Text description provided by the architects. House Müller Gritsch in Lenzburg. The artist couple Barbara Müller and Stefan Gritsch lived for 25 years in the former carpenter's workshop shed of Barbara Müller's father. The sale of the building offered the couple the possibility to construct a new house in the yard of the building complex, on condition that the building costs did not exceed the funds raised from the sale.
The only feasible way to realise the substantial spatial program involved at the set price of CHF. 580,000 was to design the house in prefabricated wooden elements. The existence of a previous basement made excavation works superfluous and, after prefabrication, allowed the erection of building to be undertaken in record time. The end result was a cubic price of CHF. 480.
However, it should be emphasised that the search for innovative solutions was not merely motivated by the cost constraints. The resulting architecture deliberately mirrors a conscious attitude that defies the polished superfluity so deeply ingrained in contemporary lifestyles and attempts instead to address more substantial issues. The finished project affords the artists, who spend much of their time at home, spatial variety and complexity, and encourages both users and visitors to explore and rediscover the house anew. In this sense the house constitutes an introverted vessel, complementing the nature of artistic work whilst simultaneously creating deliberate links with the outside world.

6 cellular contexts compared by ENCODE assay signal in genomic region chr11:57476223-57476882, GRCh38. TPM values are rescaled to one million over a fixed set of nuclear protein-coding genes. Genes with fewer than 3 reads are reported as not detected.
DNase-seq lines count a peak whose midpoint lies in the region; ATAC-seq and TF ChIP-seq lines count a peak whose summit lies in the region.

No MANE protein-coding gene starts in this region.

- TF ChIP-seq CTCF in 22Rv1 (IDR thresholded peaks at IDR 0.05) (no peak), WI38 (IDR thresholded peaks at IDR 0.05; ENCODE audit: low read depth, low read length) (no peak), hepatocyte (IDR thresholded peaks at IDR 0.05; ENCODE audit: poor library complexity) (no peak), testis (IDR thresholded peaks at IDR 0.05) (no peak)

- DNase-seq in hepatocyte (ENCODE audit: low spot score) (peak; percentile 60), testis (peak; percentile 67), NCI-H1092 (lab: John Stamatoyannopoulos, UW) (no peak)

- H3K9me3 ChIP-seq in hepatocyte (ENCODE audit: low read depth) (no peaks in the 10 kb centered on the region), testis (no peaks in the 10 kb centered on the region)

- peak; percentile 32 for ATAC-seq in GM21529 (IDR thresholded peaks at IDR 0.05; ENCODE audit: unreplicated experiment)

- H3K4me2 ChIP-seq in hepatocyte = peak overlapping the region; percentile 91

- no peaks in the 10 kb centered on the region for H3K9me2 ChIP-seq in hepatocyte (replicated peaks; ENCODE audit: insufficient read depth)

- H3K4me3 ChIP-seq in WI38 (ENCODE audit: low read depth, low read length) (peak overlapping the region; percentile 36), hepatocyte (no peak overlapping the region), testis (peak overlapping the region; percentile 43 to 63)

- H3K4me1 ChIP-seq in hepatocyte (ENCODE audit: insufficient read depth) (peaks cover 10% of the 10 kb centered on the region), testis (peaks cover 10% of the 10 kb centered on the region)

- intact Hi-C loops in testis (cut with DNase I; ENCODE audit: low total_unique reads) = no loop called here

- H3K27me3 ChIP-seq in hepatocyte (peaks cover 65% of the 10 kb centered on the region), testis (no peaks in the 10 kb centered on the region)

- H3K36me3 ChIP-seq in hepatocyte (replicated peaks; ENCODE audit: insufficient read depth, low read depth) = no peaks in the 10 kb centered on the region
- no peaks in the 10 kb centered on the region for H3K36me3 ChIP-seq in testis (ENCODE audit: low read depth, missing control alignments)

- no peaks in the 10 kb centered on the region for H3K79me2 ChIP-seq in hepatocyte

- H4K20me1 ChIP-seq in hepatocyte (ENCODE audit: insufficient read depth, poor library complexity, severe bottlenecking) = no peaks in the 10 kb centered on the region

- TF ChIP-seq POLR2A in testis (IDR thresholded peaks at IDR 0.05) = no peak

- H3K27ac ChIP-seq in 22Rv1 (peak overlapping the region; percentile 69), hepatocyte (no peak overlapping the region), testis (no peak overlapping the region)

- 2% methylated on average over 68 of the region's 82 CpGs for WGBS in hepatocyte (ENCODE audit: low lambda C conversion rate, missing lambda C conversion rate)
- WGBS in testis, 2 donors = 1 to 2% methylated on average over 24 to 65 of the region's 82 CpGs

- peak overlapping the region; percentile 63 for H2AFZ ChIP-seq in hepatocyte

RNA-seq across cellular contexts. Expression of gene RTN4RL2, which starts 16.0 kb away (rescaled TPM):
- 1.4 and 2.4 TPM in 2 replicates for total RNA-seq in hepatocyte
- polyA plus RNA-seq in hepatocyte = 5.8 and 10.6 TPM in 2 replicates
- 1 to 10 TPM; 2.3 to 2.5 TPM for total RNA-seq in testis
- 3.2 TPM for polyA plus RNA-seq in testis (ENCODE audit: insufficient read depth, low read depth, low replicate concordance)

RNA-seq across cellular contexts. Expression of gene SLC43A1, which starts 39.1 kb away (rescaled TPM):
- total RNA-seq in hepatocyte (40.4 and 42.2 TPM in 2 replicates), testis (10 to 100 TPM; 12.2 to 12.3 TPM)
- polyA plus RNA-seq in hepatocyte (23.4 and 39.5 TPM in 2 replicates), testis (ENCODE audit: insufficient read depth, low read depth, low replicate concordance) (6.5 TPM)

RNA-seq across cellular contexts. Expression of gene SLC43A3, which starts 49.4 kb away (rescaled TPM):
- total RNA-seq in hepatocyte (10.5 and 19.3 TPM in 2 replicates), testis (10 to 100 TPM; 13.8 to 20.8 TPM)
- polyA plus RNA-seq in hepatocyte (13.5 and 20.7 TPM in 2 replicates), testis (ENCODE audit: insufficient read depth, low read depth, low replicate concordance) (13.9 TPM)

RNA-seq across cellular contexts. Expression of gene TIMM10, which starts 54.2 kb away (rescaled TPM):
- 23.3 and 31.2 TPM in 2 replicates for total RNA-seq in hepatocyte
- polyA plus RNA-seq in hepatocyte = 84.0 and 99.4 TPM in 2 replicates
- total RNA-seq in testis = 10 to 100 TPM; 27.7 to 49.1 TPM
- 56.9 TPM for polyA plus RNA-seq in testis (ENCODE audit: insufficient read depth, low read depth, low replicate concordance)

Considerable emphasis was placed on the relation towards the surroundings. The windows are placed in such a manner to frame Lenzburg castle, the Staufberg or the Goffersberg as if they were pictures. In terms of urban planning, the polygonal volume and the neighboring carpenter's workshop form a courtyard around which the studios and the kitchen are orientated. The 1 1/2-storey living room constitutes the spatial focus of the house out of which all of the rooms are elaborated around the central nucleus, containing the chimney and the staircase.
The house is conceived as a spatial continuum, enabling a wide variety of spatial relations. Both of the two studios can be partitioned from each other, but simultaneously can be read as an extended living room.